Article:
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The clock is ticking on Microsoft (NASDAQ: MSFT ) .
The world's largest software company has set a date for its long overdue update to its flagship PC operating system. Windows 8.1 will become available on October 18, offering new personalization features, the refreshed Internet Explorer 11 browser, and several other features that may help consumers get over the initial shock of last October's poorly received Windows 8 rollout.
Naturally, Microsoft won't call Windows 8 a flop. On paper, Mr. Softy has activated a ton of licenses. There has been no shortage of criticism for the learning curve involved in getting to know the platform that was built from the ground up with touch-based devices in mind, but the boo birds aren't as loud as we witnessed when Apple (NASDAQ: AAPL ) picked Vista apart.
However, perhaps the reason why Apple isn't rolling out "I'm a Mac" ads to take down Windows 8 is that the pie itself is shrinking.
Industry tracker Gartner reported its quarterly metrics for the PC market last month, showing that worldwide shipments of desktops and laptops fell a brutal 10.9% to 76 million units. This was the unprecedented fifth straight quarter of declines for the industry, and Microsoft can't hide from the cruel math. PC sales have grown less popular since Windows 8 hit the market.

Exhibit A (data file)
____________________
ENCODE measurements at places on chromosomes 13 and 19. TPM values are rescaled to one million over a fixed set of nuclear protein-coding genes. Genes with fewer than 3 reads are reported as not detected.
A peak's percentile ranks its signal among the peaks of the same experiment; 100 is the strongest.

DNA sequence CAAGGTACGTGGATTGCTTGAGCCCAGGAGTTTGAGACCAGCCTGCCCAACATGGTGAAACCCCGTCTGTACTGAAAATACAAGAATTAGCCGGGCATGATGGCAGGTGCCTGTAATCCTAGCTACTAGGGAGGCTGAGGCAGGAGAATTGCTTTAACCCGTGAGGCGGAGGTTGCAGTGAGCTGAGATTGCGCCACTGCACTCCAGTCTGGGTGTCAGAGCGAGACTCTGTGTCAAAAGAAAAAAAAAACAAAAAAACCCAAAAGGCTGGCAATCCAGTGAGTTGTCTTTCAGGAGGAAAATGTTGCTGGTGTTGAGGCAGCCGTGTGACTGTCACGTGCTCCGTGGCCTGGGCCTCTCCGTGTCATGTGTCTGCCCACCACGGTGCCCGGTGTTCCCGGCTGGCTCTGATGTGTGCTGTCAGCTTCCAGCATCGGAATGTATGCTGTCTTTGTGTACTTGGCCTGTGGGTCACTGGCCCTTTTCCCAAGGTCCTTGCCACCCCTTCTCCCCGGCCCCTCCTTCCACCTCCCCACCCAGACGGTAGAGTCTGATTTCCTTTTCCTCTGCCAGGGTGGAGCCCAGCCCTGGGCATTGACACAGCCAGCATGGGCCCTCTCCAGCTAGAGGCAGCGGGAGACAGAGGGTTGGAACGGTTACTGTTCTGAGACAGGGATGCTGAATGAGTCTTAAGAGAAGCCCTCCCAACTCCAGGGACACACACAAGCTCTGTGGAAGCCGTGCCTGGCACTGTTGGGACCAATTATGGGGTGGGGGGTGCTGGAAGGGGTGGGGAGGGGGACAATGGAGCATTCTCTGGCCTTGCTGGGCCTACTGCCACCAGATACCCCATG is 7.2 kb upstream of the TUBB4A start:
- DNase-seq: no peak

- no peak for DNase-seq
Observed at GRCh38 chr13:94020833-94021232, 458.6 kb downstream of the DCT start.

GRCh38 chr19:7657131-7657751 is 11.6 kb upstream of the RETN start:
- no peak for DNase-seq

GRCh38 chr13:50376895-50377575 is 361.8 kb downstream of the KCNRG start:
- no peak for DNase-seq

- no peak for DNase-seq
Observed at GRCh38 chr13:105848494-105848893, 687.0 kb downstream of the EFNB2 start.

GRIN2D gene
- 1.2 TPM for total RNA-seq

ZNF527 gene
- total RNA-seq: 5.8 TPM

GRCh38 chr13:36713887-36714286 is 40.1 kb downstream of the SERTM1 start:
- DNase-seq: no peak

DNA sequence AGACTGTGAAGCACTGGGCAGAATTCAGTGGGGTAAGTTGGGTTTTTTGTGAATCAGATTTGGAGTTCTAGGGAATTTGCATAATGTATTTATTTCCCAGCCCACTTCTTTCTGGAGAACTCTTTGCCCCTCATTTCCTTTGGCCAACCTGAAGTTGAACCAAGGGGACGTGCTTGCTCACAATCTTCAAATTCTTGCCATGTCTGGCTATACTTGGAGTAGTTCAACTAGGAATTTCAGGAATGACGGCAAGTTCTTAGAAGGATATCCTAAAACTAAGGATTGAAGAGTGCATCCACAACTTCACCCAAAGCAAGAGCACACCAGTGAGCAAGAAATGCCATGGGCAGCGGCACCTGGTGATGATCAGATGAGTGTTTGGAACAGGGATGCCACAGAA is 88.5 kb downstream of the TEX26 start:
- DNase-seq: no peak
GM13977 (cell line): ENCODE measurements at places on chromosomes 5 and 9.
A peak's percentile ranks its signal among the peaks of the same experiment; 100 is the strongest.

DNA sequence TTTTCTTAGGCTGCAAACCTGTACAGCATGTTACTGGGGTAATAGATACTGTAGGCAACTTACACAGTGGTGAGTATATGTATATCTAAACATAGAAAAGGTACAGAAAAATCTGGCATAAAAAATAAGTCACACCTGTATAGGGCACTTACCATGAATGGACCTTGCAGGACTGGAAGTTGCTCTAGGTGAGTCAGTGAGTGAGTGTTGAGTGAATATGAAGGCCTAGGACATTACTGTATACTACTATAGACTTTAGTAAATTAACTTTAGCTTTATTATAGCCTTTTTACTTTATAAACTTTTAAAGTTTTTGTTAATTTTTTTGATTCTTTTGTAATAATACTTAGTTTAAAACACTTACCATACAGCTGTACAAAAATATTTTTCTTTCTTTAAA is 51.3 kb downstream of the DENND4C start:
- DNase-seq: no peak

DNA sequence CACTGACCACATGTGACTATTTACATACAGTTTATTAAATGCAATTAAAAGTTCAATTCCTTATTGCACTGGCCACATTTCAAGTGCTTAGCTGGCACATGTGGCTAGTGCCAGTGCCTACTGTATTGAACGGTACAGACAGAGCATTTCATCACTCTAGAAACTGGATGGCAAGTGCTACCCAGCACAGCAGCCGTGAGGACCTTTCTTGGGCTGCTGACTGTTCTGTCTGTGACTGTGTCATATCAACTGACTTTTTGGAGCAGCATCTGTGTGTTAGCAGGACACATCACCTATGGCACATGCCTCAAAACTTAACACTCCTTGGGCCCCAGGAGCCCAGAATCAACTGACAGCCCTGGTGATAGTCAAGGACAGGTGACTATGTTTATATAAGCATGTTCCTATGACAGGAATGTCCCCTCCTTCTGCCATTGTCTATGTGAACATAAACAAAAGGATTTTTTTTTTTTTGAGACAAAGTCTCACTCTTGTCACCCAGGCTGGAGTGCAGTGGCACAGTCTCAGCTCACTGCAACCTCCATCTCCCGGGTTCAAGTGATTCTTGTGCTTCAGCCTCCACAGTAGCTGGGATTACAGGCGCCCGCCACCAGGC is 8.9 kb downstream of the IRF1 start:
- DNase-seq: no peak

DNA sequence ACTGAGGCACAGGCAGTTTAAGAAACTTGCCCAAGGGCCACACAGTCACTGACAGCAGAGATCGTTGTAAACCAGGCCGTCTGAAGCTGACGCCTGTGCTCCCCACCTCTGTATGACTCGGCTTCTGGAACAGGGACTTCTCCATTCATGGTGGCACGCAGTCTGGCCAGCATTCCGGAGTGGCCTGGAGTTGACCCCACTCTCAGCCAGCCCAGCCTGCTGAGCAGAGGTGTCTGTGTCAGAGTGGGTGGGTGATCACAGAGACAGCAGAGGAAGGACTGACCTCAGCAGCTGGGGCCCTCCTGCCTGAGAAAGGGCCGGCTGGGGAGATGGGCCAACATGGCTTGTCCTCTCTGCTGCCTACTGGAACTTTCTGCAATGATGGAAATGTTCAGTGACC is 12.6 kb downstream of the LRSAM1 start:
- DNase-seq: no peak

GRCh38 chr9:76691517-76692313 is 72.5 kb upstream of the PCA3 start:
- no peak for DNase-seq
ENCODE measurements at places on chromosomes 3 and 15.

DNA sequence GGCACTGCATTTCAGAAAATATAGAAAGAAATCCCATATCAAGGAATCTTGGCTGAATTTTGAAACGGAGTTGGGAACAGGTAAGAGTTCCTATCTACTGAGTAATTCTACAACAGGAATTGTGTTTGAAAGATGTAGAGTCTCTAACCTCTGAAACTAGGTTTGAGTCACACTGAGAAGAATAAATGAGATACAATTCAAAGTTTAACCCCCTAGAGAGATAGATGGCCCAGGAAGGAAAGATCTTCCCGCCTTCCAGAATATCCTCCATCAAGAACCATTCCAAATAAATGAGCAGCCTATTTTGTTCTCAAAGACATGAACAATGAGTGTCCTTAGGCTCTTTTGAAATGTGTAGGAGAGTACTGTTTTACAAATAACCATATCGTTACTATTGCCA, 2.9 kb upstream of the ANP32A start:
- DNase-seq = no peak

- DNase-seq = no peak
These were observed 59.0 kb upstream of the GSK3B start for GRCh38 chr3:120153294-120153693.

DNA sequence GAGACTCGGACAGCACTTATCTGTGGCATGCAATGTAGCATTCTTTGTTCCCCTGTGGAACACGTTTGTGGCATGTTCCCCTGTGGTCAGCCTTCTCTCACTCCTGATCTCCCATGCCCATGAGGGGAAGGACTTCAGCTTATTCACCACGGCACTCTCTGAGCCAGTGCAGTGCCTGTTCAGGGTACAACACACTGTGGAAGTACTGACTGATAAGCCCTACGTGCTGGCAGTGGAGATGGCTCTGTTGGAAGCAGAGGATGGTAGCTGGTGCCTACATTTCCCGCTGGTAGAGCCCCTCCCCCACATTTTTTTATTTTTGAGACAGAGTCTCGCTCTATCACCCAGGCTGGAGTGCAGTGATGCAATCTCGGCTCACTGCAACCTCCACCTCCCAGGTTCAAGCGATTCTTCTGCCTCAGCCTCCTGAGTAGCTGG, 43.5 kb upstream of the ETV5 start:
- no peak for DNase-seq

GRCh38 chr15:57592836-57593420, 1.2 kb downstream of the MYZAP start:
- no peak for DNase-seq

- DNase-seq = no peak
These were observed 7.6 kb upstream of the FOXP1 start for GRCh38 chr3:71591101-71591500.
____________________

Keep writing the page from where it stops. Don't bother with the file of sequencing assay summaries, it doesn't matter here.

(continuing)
Apple also isn't going to be taking shots at Windows because it's no longer Public Enemy No. 1 for the Cupertino tech giant. Consumers are flocking to tablet and smartphones where Google's (NASDAQ: GOOGL ) Android is the operating system of choice.
Microsoft isn't a total loser here. It does collect patent royalties from Android. However, Microsoft has been a failure in the mobile computing markets, where its market share in smartphones and tablets clocks in at a mere 4%. There's little reason to expect that to change anytime soon, and its best shot at regaining relevance is to make sure that the PC market bounces back.
It won't be easy. The market has made up its mind, even though consumers are still buying more PCs than tablets. If Windows 8.1 doesn't win back mainstream users that are perfectly fine with surfing the Web, streaming media, and running apps on their "good enough" mobile computing gadgetry, will anyone still care about Windows 8.2 or Windows 9?
Microsoft isn't going away. It's too rich and entrenched for that to happen. However, Microsoft's gradual fade to irrelevancy is real. If October's update doesn't do the trick, investing in Mr. Softy won't be a treat.